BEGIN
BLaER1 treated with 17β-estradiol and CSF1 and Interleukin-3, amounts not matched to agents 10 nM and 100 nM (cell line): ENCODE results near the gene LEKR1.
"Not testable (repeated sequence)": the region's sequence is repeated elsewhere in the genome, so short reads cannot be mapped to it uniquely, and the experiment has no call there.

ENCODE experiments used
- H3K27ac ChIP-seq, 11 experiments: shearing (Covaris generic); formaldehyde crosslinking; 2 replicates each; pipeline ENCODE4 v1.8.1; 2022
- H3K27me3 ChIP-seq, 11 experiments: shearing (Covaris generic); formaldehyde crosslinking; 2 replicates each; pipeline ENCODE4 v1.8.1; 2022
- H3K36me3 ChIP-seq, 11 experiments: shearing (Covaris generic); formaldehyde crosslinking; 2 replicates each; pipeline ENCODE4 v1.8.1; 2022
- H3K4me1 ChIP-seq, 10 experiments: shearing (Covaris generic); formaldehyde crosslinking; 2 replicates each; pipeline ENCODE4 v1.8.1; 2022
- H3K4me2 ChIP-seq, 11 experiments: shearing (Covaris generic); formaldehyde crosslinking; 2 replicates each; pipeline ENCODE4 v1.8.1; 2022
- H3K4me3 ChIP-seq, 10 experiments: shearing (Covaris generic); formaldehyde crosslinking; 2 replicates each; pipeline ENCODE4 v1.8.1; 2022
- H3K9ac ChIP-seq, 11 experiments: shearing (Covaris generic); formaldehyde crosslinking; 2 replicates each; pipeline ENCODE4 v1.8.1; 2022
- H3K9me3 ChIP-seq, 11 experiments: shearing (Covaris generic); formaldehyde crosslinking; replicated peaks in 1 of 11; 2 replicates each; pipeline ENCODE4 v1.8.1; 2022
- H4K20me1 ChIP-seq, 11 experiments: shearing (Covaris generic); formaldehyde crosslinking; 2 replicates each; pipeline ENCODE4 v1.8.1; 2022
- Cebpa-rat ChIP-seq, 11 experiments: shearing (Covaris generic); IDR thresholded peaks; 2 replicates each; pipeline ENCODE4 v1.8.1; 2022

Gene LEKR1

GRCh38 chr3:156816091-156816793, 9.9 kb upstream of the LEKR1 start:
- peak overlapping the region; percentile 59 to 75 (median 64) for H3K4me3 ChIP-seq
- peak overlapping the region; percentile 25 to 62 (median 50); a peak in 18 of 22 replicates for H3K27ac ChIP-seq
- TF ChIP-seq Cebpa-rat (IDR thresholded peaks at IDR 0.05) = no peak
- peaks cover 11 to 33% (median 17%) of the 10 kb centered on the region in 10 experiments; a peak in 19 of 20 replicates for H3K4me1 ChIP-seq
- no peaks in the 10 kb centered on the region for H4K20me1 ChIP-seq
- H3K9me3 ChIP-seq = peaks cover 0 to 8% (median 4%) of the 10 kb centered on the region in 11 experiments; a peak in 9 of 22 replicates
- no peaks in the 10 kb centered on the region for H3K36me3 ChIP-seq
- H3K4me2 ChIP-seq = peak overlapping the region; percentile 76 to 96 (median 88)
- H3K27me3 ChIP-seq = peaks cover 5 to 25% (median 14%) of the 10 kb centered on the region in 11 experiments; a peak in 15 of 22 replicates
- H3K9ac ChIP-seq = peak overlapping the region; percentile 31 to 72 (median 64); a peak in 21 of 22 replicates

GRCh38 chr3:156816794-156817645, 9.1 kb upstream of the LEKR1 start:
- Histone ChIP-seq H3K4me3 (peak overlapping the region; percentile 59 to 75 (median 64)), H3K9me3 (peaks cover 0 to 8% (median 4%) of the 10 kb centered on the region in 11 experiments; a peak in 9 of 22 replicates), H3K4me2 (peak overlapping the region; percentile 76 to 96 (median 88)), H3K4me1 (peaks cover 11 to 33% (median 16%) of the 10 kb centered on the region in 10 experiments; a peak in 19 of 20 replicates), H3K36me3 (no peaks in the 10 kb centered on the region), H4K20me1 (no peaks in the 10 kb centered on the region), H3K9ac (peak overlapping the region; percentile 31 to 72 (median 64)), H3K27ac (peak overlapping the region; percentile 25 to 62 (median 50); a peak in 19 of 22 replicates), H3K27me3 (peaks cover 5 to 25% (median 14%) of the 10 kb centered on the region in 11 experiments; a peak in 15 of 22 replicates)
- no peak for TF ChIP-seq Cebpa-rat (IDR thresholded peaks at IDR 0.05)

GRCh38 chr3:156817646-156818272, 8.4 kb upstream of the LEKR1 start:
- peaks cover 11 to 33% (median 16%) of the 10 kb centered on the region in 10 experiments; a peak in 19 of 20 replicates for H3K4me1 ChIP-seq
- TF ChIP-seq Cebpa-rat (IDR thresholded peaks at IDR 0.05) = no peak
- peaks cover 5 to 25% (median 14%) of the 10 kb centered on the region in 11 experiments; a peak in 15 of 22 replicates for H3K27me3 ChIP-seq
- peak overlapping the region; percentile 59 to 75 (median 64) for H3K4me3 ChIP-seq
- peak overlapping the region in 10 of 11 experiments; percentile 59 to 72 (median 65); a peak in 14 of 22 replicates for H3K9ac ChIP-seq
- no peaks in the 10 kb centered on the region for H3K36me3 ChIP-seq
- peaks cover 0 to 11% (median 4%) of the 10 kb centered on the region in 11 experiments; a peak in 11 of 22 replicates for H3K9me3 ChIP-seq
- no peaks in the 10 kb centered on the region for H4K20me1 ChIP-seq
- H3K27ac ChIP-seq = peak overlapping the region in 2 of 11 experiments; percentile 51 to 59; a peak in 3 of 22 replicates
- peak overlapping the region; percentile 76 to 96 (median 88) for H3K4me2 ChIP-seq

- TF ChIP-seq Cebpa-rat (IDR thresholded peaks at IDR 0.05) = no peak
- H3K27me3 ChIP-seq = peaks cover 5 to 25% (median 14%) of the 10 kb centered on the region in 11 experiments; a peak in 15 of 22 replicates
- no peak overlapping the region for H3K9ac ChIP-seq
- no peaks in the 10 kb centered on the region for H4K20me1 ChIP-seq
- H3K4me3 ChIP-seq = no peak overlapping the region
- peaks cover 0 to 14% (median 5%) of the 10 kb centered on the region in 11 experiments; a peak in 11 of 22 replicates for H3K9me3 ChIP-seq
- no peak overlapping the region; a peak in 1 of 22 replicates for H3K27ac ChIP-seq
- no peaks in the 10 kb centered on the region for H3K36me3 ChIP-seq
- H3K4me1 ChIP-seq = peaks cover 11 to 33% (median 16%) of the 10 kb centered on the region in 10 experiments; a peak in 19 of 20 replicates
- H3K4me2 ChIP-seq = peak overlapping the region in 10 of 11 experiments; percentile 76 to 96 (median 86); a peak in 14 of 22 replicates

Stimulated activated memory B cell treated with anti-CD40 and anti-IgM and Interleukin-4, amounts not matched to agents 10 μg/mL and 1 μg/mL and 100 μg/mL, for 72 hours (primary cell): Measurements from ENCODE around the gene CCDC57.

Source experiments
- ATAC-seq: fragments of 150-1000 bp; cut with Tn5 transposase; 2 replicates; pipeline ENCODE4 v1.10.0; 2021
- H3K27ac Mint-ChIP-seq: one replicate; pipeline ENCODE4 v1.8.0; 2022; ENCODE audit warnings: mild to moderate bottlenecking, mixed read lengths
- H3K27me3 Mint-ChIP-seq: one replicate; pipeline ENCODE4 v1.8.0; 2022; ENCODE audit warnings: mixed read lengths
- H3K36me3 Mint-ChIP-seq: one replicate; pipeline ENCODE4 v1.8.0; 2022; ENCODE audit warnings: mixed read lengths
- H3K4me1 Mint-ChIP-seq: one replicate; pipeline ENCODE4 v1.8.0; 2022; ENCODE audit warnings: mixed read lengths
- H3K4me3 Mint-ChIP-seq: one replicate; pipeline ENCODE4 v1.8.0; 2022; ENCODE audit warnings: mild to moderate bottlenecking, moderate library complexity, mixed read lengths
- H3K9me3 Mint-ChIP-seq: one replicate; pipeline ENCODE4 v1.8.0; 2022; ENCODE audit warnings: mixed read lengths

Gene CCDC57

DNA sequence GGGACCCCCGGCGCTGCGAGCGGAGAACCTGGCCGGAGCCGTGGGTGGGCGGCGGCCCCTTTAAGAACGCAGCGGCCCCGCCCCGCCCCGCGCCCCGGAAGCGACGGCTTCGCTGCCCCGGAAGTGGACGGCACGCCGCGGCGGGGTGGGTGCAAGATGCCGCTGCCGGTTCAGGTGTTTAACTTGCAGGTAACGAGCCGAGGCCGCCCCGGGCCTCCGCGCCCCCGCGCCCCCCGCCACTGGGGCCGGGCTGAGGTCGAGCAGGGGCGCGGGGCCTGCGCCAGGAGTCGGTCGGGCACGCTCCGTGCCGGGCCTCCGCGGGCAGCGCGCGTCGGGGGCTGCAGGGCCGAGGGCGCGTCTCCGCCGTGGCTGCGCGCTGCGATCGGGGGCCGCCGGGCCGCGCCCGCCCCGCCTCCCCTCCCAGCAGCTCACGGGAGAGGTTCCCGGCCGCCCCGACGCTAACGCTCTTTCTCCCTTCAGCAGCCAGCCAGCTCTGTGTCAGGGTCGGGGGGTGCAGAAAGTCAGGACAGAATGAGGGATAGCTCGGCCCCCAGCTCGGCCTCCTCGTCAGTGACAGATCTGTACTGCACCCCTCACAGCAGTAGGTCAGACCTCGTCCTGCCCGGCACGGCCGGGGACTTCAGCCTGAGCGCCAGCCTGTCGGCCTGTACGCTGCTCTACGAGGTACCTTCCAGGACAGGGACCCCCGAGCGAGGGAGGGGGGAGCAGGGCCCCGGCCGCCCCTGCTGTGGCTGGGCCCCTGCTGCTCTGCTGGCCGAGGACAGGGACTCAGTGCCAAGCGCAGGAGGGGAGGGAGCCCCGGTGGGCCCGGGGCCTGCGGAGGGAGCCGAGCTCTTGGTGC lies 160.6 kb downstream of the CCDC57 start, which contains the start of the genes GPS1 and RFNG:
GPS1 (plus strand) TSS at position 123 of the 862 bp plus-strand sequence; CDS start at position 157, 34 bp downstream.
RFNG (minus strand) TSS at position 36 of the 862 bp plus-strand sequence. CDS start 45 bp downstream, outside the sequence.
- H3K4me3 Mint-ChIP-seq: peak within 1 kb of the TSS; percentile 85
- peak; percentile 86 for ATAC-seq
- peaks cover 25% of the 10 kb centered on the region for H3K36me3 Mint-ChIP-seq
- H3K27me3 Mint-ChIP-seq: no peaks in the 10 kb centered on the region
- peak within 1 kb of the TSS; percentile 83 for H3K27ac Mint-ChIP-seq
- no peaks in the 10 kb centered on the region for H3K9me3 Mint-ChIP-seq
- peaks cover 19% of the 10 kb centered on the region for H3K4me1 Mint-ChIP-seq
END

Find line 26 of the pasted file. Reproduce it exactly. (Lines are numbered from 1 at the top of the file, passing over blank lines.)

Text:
GRCh38 chr3:156816794-156817645, 9.1 kb upstream of the LEKR1 start: